Another prime example of cultural bias came in a college sponsored women’s workshop. A newspaper editor told of a girl who resisted a boy’s flirtation by saying: “Don’t blow in my ear. I want to go to college.” Smart girl!

What’s Going On?

With the best of secondary programs, many states annually report high rates of graduating seniors still needing at least one developmental/remedial class before matriculating credit courses. Depending on the source, statistics vary from 20% at university to 60% at community colleges with 46% to 28% of those respectively finishing a degree or certificate. We have heard excuses, blame, and analysis; but something still seems dreadfully wrong. Although I agree with Proverbs 15:1a, “ A soft answer turneth away wrath,” some hard facts on how remediation of students has not worked on many levels, need almost ruthless scrutiny and challenge. I recently reread another old article by Mina Shaughnessy and decided a soft answer differs from a soft heart that keeps apologizing for our system’s failure. Who doesn’t feel dreadful about the seeming, insidious disease that has infected education?

Yet, constant tweaking it has not cured it. Lowering standards, framing greater remedial programs, and finding teachers trained to handle this malady, have all been proposed and tried. To prevent the negative graduation fallout, secondary education experts have returned to the drawing boards ad nauseum but continue to generate less than promising results. Each summer, supervisors and department heads far removed from the classroom devise clever acronyms for failed concepts or recommend comprehensive changes that will take years to implement.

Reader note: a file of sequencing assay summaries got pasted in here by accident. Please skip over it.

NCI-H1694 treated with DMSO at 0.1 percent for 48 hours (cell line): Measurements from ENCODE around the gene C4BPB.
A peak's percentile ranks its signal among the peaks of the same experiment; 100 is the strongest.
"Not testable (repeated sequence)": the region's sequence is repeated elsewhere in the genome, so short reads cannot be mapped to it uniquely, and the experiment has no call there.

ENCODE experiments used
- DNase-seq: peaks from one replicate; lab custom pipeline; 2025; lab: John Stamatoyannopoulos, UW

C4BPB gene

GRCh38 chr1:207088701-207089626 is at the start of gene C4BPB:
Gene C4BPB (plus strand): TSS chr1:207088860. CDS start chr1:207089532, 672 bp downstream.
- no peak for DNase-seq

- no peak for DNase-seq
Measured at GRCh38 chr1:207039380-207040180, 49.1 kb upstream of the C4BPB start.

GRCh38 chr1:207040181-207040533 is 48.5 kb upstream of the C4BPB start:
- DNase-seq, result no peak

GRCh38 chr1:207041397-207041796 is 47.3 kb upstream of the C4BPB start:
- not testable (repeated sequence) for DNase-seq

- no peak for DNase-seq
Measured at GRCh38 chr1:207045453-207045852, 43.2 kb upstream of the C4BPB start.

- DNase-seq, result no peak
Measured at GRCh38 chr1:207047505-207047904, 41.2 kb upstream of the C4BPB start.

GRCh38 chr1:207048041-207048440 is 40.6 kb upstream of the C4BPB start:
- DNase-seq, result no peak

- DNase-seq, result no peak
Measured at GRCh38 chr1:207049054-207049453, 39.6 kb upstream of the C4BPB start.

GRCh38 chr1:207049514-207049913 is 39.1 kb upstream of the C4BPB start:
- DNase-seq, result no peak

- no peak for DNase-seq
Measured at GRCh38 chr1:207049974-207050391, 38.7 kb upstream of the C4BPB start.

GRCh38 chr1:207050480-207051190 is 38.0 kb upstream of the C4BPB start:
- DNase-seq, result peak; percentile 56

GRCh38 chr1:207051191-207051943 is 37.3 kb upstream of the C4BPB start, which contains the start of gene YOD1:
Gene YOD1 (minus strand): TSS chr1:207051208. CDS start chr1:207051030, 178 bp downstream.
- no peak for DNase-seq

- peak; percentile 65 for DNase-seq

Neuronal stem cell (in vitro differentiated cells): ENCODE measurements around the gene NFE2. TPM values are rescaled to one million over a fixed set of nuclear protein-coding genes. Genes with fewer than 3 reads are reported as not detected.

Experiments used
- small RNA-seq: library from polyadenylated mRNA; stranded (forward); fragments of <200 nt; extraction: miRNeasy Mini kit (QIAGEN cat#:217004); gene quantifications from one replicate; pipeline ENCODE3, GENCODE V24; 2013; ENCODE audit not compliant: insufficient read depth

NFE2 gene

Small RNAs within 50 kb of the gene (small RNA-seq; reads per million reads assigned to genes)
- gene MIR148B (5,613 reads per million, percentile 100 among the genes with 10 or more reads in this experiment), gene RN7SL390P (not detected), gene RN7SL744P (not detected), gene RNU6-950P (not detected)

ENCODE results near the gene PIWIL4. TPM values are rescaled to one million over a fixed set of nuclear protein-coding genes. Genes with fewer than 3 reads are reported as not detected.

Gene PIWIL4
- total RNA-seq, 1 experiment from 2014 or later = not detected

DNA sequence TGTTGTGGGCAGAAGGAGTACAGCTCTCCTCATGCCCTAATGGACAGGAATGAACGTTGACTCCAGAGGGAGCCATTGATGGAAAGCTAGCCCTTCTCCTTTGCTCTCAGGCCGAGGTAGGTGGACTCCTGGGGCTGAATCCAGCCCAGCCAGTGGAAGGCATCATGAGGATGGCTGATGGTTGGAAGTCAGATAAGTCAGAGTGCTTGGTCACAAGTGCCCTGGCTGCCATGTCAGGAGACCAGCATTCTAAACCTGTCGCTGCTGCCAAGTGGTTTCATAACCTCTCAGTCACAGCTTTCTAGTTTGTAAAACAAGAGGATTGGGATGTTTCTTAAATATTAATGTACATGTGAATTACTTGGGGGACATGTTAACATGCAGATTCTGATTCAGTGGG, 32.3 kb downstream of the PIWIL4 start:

Each fall, teachers jump through hoops to satisfy curriculum designers. Experts tout the answer of more test-prep which has yet to deliver the goods. A school year comes and goes. Children absorb the professional frustration of their teachers and waste months in test-prep instead of learning precepts needed for their futures, especially equipping them for higher education.